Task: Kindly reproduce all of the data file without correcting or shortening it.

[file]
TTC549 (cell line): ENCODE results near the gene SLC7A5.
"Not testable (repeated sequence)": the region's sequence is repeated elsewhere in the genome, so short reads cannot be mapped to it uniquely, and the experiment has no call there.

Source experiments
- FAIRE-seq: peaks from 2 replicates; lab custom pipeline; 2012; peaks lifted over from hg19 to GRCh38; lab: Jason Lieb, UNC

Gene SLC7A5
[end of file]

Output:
TTC549 (cell line): ENCODE results near the gene SLC7A5.
"Not testable (repeated sequence)": the region's sequence is repeated elsewhere in the genome, so short reads cannot be mapped to it uniquely, and the experiment has no call there.

Source experiments
- FAIRE-seq: peaks from 2 replicates; lab custom pipeline; 2012; peaks lifted over from hg19 to GRCh38; lab: Jason Lieb, UNC

Gene SLC7A5